—How to relocate binlog, undo, redo, tablespaces, or disk temporary tables and more on different mount points to take advantage of multiple storages and tackle I/O bottlenecks
—All improvements to parallel slave replication
—A quick OS approach, to verify swapping and affinity tuning take the most out of the machine.

All of this with different approaches to monitor the instance to spot what parts of the system and what queries need to be considered, mainly using:

Sys Schema
Global Status

I presented this content at last Oracle Open World 2019 as a Hands-On Lab.

Friday, September 20, 2019

How To Bulk Import Data Into InnoDB Cluster?

If you need to do bulk importing into InnoDB Cluster, it is certainly possible to do so by using any of:

Unfortunately both imports will add load to instances and to channels interconnecting instances: data imported on the primary instance needs to be replicated to the rest of instances. And the bigger the data to import, the higher the load (and this could end up affecting performance). The import operation could be batched to reduce load, and Group Replication allows at least to throttle workload with flow control or to split messages in several smaller messages with group_replication_communication_max_message_size option.

How to import data into InnoDB Cluster?
But in case data to import is a whole table (MySQL 8 adds also flexibility to swap partitions and tables, may become handy), or data can be first loaded into an InnoDB table, there's simple way to have an arbitrary amount of data pushed to InnoDB Cluster, and it takes advantage of tablespaces copying feature. I made a quick test to import a table.

I created the table t5 on an arbitrary instance and added a few rows. Then exported as in the instructions (does nothing but flush it and create an auxiliary .cnf file for definition validation at import time, not mandatory to use it but recommended):


On the InnoDB Cluster setup, I created the table t5 with same definition from the primary, then again on the primary:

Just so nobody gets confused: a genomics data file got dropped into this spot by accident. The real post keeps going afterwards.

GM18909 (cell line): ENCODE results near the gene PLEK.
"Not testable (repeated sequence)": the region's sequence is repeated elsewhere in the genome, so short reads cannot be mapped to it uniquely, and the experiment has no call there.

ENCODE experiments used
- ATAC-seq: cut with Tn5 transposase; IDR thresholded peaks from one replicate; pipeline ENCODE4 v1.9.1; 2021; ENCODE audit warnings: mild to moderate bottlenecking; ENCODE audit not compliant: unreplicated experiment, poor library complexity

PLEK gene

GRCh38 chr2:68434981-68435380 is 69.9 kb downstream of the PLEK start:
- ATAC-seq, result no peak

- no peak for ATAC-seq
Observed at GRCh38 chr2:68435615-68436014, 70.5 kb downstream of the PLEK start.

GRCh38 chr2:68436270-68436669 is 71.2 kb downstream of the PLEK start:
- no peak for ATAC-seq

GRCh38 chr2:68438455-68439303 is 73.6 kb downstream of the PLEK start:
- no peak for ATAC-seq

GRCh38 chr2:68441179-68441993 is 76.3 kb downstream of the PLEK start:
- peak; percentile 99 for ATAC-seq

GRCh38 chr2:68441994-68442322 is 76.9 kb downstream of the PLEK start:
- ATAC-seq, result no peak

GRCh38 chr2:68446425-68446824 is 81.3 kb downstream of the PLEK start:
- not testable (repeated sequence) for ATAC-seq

This will remove the t5.ibd tablespace on all the 3 instances. And with a simple SELECT, I made sure that this is as expected:

mysql> select * from test.t5;
ERROR 1814 (HY000): Tablespace has been discarded for table 't5'

After that, I copied t5.ibd from the former instance under the related schema folder in *each* GR node.
Let's check initial GTID set:

mysql> select @@GLOBAL.GTID_EXECUTED;
| @@GLOBAL.GTID_EXECUTED                                     |
| 550fa9ee-a1f8-4b6d-9bfe-c03c12cd1c72:1-270:1000011-1000014 |
1 row in set (0.00 sec)

Then on the primary, did:

Query OK, 0 rows affected, 1 warning (0.03 sec)

I am lazy and did not perform validation using .cfg (more from the instructions):

mysql> show warnings;
| Level   | Code | Message                                                                                                                                 |
| Warning | 1810 | InnoDB: IO Read error: (2, No such file or directory) Error opening './test/t5.cfg', will attempt to import without schema verification |
1 row in set (0.00 sec)

And all the tablespaces are loaded from local file system into the GR member. And new GTID set is:

mysql> select @@GLOBAL.GTID_EXECUTED;
| @@GLOBAL.GTID_EXECUTED                                     |
| 550fa9ee-a1f8-4b6d-9bfe-c03c12cd1c72:1-271:1000011-1000014 |
1 row in set (0.00 sec)

Let's test it's all ok:

mysql> select * from test.t5;
| a    |
|    1 |
|    2 |
|    3 |
|    4 |
|    5 |
|    6 |
|    7 |
|  777 |
8 rows in set (0.00 sec)

So data will be available on the rest of the nodes at no bandwidth and protocol cost, only this is indeed replicated, from binlog.

# at 2714
#190919  1:34:34 server id 1  end_log_pos 2821  Query   thread_id=34    exec_time=0     error_code=0
SET TIMESTAMP=1568849674/*!*/;
SET @@SESSION.GTID_NEXT= 'AUTOMATIC' /* added by mysqlbinlog */ /*!*/;
# End of log file

Most important, I broke nothing!

mysql> SELECT MEMBER_ID, MEMBER_STATE FROM performance_schema.replication_group_members;
| 43a67ea3-e1a0-11e7-8a9a-0021f66e910e | ONLINE |
| 45ab082d-e1a0-11e7-8b73-0021f66e910e | ONLINE |
| 48be28c0-e1a0-11e7-8c19-0021f66e910e | ONLINE |
3 rows in set (0.00 sec)

To wrap up, instead of loading GB or TB into InnoDB Cluster and have the cluster replicate massive amount of rows, this trick can push your data at no cost.
Comments are welcome!